Bill Carroll appears.
So in my last post, I gave a quick synopsis of what I thought the book group’s overall reaction to Vampires in the Lemon Grove was, as well as my own reaction– people, I was way off. I like Bill Carroll’s response best:
Writing was really uneven, sometimes even within stories. Too often I felt like the stories started with a really cool intellectual idea, and then the writer built the story around it. That may work for some readers, but I really want the writing and the experience of the narrative itself to be worth the price of admission (e. g. The Night Circus). There were moments when the story of the silk-workers did this, and it happened to be the story I most enjoyed, but in the end, it left me wishing I had read Elegance of the Hedgehog instead. In this genre, I would recommend anything by Neil Gaiman over this, and if you can handle grittier subject matter, Stuart Neville’s Ghosts of Belfast or (drop in quality a bit) Paul Cornell’s London Falling.
People, I totally missed that this book fit with Neil Gaiman et. al. A book containing a story in which women are slowly transformed into silkworms, who then murder their captor– I missed that this might fit with horror/suspense/general eeriness. If I had realized this, 1. I would never have given it to Whitney for her birthday (SORRY WHITNEY!), 2. I would have waited until October to recommend reading it with the book group (SORRY, BOOK GROUP!), and 3. I would NOT have described it as “quirky but serious.” (SORRY, ENGLISH LANGUAGE!) In fact, I am banning myself from using the word quirky for, oh, a year at least. (Or until I forget I’ve banned myself. You, dear reader, are welcome to remind me.)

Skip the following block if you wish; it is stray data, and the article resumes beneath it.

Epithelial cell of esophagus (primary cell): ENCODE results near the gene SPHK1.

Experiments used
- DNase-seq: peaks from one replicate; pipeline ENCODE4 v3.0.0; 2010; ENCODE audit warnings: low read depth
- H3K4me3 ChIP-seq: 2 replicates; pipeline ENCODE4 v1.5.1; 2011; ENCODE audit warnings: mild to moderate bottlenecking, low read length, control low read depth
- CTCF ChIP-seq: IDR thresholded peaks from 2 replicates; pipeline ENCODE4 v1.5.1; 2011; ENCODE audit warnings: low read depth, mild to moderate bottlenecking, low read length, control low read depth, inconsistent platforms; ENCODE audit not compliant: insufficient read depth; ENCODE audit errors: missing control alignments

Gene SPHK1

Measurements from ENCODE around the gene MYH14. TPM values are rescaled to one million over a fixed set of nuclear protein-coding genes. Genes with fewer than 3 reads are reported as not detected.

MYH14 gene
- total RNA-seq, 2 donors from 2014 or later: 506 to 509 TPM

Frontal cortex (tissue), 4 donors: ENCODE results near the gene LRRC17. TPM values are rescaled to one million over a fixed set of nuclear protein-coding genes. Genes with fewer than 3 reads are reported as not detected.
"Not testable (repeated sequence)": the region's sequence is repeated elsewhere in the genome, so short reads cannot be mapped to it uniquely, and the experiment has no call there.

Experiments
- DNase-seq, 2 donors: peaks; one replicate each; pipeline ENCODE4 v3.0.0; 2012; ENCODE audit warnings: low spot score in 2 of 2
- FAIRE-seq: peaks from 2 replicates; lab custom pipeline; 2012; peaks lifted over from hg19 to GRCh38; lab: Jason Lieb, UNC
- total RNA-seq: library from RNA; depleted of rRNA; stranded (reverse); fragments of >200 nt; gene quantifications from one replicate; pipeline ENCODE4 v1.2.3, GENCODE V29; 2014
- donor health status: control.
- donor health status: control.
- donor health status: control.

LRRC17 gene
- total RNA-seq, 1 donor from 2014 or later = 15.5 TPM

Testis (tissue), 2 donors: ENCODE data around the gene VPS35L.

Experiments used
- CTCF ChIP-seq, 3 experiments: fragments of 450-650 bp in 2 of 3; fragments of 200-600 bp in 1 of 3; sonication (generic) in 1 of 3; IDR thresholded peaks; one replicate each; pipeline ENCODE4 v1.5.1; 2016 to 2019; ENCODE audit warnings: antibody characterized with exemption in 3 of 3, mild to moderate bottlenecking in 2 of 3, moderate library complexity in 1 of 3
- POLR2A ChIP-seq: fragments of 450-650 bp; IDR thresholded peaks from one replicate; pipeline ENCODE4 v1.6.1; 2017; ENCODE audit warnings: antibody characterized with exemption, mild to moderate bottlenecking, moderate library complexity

This is why I need to talk about what I read with people, because I miss even really obvious stuff. Yay for communal learning.
I also didn’t notice the writing being particularly uneven, but I think it’s clear my powers of observation were on vacation while I was reading this book. I did notice there were some stories I preferred to others, but I thought it was just a matter of taste. I agree also with Bill’s assessment that the stories start with an idea, and then the story is built around that, but that kind of writing works for me, so I didn’t see it as a fault. As for suggesting Neil Gaiman’s work in preference to this– well, obviously anything by Neil Gaiman is better. If Neil Gaiman’s work is an option, always choose Neil Gaiman.
So here’s another question related to this, and not meaning to cause trouble or anything, but I can’t help but notice that all of Bill’s recommended reading is all male, and the author of Vampires in the Lemon Grove is female. Bill Carroll isn’t sexist, I happen to know, but I wonder if this genre might be? A little? I’m hard put to think of any female writers of speculative horror fiction (Anne Rice, right? But I think she’s more pulp than any of the writers listed above. Is that sexist of me?). So I’m wondering if part of the reason Vampires in the Lemon Grove is less enjoyable is because it requires a different way of reading this genre than we are used to? I out of my depth here (OBVIOUSLY, SINCE APPARENTLY I CAN’T EVEN RECOGNIZE THIS GENRE WHEN I READ IT), but I know many of you are more familiar with these books than I am. So what are your thoughts?
Also, here’s an interview with Karen Russell that I quite enjoyed reading.